Metal fabricators need to have a high school diploma or GED in order to pursue even entry-level positions. Metal fabricators may also have either a related one-year certificate or technical diploma from a community college or technical school. An associate's degree in metal fabrication or additional vocational training may be required for advanced or more highly skilled metal fabricating work. Metal fabricators study how to create and produce metal parts, how to operate machinery and necessary tools, safety procedures, and welding.


List of Fabrication Courses Blueprints

A blueprints course is one of the most basic classes in a fabrication program. Students learn how to read blueprints and technical drawings for structural fabrications and machines. This course explains the different welding symbols used in blueprints. Skills are developed in extracting a materials list, mapping out dimensions and projecting material needs or dimensions. Students also develop skills in computer-aided drafting and design techniques.


Layout and Development

This course is for fabrication students already familiar with reading blueprints. Students learn how to convert information on blueprints into actual works made of metal or other materials. Skills developed include making metal projects to scale (based off of models), forming jigs and constructing shapes. This class is given in part lecture, part lab format. Time is also spent studying quality control topics.


Welding and Fabrication Safety

Welders and fabricators work with metal, heat sources and cutting tools. As such, it is necessary to be aware of safety precautions and the correct way to dispose of materials. A welding and fabrication safety course takes students through OSHA (Occupational Safety and Health Administration) requirements. Skills are developed in the safe handling of fabrication materials, equipment and tools. This course also covers protective gear such as eyewear and what to do in case of emergencies.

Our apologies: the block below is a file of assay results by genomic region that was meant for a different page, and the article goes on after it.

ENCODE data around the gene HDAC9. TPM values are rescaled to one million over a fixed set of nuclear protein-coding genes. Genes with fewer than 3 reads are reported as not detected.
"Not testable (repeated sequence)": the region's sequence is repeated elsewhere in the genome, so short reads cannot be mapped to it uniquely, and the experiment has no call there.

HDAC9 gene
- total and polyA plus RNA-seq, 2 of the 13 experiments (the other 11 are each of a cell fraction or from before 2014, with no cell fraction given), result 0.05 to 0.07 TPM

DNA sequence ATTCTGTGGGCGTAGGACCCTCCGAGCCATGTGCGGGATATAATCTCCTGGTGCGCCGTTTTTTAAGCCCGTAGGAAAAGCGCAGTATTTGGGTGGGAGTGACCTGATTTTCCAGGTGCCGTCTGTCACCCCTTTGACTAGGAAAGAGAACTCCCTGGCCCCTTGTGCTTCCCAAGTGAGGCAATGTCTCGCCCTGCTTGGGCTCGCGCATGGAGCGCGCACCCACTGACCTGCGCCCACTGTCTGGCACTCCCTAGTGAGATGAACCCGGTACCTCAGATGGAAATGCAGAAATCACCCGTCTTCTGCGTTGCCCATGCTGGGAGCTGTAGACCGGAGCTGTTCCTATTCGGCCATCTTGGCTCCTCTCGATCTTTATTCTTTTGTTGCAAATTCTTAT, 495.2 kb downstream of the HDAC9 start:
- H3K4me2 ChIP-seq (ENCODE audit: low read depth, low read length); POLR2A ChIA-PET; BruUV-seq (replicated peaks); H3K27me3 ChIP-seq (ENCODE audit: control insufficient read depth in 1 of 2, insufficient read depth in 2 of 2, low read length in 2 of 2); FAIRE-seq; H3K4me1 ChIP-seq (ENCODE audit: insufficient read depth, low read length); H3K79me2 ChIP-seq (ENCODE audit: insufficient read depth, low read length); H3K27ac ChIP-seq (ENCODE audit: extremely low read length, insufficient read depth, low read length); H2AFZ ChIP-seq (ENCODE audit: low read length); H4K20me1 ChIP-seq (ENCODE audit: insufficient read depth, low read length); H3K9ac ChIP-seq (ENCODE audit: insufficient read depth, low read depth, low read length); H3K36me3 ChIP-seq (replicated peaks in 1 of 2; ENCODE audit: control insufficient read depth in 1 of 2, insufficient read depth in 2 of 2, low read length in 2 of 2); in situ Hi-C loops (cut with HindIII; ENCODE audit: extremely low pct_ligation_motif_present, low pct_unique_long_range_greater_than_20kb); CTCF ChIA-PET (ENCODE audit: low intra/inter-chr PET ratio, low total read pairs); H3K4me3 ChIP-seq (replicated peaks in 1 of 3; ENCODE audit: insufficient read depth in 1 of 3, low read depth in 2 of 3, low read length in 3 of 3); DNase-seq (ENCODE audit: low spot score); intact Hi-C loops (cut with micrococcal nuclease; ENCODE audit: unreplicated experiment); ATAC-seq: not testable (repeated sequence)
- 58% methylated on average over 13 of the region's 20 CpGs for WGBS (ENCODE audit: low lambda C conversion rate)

Punching and Shearing Systems

Punching and shearing machines produce weldment (metal parts) to be used in fabrication or development of structural parts. This course is intended to teach students how to use a power shear and punch. Skills are developed in the set-up and maintenance of fabrication machines, as well as the different methods used to cut metal. A punching and shearing systems course may involve field trips to industrial locations so that students can understand the variety of cutting machines used in the field.


Fabrication Tools

A fabrication tools course introduces students to the various tools used in welding and fabrication careers. Students complete hands-on training using electric and air-powered tools. Skills are developed in assembling, die cutting, grinding and sanding metal parts. Students work with metal chipping, shearing, punching, drilling and polishing tools as well. This course is taught through project assignments. Students learn through practical skill-building.

2. SKILLS:


Metal fabricators need strong reading and math skills. They also need knowledge of metallurgy, welding, and the ability to read and interpret blueprints. Good communication skills are a must, since most metal fabricators work on teams and need to work well with others on their team.

3. KNOWLEDGE:


Fabrication focuses on the assembly of raw materials (typically metal) to build cars, buildings or other industrial structures. Because fabrication is useful in many fields, the topic may be taught in programs such as automotive technology, metal fabrication welding, and fashion (for jewelry fabrication). Programs typically range from eighteen to twenty-four months, depending on the specialty and education level.

Here are some common concepts you'll find in these courses:

  • Interpreting blueprints

  • Computer-aided drafting

  • Quality control

  • Protective gear

  • Tools

  • Fabrication techniques

  • Machine maintenance


Salary;

The national average salary for a Fabrication Engineer is ₹20,981 in India. Filter by location to see Fabrication Engineer salaries in your area. Salary estimates are based on 5 salaries submitted anonymously to Glassdoor by Fabrication Engineer employees.


Job Outlook;